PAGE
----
Sony chipping suit stumped by Ozzie court
Sony has lost a legal ruling over the 'chipping' of PlayStation consoles. This is the practice whereby the games console is modded to enable it to play unauthorised versions of games.
An Australian court has confirmed that 'chipping' consoles did not breach the country's copyright laws, reports Reuters. ...more
Yahoo! condemned as 'Chinese police informant'
Internet portal Yahoo! has been accused of colluding with the Chinese authorities to track down and convict a pro-democracy campaigner. The campaigner Shi Tao was sentenced to 10 years in prison in April for 'providing state secrets to foreign entities'.
The press freedom pressure group Reporters without Borders (Reporters San Frontieres) says that the judgement of the court case clearly indicates that Yahoo! China supplied the local police with information linking to Tao's email address. ...more
UK music industry boasts big R&D spend merits strong copyright
The music industry is the second biggest investor in R&D in the UK, according to figures from its main trade organisation, the BPI.
Only the pharmaceuticals and biotechnology industry re-invests a greater proportion of its revenues (39.6 per cent) than the record industry's 17 per cent. ...more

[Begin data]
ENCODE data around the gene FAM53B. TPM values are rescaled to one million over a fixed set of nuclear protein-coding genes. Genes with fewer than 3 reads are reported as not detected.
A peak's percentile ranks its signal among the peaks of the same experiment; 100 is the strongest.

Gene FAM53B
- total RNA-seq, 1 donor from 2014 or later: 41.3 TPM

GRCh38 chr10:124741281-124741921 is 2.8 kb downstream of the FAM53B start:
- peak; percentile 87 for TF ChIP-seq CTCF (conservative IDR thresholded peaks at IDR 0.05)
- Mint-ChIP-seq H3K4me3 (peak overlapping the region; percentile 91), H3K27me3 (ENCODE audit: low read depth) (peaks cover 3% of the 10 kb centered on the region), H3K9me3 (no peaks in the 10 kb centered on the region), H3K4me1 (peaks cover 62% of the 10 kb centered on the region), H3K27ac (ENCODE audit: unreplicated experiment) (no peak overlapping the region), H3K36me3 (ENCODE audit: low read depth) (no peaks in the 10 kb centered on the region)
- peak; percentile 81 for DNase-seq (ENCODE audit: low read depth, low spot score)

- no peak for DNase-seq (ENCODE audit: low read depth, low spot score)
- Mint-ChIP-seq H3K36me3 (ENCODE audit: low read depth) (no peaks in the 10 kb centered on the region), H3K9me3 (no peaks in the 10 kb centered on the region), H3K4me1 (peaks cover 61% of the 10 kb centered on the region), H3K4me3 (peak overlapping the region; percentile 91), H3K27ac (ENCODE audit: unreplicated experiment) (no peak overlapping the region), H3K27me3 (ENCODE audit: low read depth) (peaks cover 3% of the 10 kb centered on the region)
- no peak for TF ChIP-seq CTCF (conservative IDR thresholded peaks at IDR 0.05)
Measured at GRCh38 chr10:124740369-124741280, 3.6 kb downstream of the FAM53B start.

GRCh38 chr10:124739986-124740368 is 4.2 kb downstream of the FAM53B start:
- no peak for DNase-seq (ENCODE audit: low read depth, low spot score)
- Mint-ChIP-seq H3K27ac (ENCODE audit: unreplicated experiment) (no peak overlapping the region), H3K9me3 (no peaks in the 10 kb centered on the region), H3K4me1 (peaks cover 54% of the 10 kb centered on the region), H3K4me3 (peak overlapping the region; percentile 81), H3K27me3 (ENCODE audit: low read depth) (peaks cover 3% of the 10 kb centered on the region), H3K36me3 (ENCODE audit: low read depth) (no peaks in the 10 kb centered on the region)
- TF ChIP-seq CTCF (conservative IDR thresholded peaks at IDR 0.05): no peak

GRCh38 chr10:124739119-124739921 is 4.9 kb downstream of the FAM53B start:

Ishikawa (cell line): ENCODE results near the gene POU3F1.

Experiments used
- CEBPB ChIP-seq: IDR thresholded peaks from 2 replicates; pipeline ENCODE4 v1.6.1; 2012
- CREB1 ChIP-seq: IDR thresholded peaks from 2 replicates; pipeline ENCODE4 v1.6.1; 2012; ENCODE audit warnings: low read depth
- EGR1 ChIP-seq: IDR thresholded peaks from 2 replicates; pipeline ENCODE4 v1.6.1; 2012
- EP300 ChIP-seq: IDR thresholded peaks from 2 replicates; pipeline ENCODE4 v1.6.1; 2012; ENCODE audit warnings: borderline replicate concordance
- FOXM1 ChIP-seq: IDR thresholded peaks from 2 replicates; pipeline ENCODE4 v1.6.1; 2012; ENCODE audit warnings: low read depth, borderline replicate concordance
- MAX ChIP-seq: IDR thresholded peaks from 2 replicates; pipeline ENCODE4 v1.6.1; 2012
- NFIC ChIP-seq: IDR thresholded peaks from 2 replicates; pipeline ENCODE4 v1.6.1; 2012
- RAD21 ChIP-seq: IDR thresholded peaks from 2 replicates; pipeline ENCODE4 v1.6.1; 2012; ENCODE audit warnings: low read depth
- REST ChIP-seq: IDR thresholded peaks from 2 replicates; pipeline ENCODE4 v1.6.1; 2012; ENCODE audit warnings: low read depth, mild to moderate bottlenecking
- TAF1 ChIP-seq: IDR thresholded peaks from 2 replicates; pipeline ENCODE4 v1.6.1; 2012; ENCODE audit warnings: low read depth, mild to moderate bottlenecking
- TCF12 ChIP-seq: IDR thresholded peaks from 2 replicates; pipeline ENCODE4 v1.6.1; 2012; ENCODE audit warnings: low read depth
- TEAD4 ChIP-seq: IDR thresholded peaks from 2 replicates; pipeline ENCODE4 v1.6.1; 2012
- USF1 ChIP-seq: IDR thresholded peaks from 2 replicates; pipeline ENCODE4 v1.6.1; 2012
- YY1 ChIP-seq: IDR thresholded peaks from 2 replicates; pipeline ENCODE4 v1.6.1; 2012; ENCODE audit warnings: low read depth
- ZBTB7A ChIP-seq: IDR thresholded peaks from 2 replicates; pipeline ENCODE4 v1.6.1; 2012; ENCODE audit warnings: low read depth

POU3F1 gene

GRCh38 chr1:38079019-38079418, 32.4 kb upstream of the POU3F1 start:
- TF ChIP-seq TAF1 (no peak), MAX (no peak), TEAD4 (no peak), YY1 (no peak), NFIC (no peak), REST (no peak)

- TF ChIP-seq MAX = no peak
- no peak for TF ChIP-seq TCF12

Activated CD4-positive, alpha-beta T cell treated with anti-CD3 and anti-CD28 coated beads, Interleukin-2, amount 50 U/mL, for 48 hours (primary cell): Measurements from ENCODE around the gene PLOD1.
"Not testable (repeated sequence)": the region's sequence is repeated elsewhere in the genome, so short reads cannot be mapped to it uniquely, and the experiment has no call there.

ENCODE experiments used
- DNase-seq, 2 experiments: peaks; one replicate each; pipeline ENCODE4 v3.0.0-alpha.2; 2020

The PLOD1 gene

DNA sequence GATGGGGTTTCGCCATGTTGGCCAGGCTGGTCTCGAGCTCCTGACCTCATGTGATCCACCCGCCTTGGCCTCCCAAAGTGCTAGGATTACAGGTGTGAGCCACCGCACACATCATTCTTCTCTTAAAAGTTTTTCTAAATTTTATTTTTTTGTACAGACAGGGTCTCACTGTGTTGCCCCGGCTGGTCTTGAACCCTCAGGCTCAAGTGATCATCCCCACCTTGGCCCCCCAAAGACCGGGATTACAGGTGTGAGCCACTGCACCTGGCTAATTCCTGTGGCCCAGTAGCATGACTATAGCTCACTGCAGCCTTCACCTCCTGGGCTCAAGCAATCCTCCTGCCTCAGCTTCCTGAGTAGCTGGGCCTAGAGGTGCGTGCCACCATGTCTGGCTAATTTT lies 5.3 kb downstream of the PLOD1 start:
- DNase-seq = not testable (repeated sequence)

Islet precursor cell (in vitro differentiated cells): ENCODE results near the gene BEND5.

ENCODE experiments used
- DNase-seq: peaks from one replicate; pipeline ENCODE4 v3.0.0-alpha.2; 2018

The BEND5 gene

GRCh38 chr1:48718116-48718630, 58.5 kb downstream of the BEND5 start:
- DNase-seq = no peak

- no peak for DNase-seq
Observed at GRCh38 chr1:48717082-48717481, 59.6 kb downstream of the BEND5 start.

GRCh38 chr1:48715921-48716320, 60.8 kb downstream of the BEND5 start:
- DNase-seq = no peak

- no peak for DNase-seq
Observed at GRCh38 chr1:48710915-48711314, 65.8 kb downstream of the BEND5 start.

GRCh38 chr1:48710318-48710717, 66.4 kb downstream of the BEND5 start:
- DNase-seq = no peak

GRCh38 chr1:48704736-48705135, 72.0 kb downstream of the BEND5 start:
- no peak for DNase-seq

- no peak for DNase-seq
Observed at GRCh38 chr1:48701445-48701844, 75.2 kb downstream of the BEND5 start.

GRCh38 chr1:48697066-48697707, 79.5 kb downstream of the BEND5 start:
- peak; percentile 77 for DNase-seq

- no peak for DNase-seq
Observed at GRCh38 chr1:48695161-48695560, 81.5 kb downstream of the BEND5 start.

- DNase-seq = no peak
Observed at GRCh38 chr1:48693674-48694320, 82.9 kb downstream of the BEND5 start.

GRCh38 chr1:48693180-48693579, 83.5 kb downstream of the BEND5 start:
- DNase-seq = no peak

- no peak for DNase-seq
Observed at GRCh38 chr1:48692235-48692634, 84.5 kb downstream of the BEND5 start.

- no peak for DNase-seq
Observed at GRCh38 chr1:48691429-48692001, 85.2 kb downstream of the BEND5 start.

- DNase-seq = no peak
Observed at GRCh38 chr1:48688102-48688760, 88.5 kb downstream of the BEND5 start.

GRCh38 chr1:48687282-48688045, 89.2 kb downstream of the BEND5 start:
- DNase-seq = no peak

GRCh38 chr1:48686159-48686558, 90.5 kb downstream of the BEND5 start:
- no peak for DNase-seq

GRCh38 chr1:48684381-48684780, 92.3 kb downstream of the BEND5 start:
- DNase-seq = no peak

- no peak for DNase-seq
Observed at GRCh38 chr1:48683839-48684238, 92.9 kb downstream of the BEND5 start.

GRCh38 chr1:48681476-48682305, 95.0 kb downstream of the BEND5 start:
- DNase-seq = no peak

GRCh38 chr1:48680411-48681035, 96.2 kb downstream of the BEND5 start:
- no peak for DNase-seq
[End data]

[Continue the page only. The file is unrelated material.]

PC Pro reveals false claims of child porn investigation
The UK's biggest ever crackdown on Internet paedophiles has been driven by misleading intelligence, causing dozens of innocent people to be falsely accused, according to PC Pro magazine.
Writing exclusively in the new August issue, Duncan Campbell (an expert witness in the defence of Operation Ore suspects) says prosecutions against many of the UK's 7,272 Operation Ore suspects were based on flawed evidence received from US officials.
The high-profile investigation began in 2002 when US investigators handed UK police the credit card details of people they claimed had subscribed to child porn. ...more
Quark licenses cross-platform installations
Quark has continued the liberalisation of its licensing terms for QuarkXPress by permitting a single licence to be used on both Mac OS X and Windows machines.
Until now, a licence could be used to install the application on two machines - nominally a desktop and portable - but they had to be running on the same platform.
Last month Quark introduced a License Transfer feature that lets users deactivate and activate the software themselves, so that licences can be moved from one machine to another without the need to call Quark Technical Support. ...more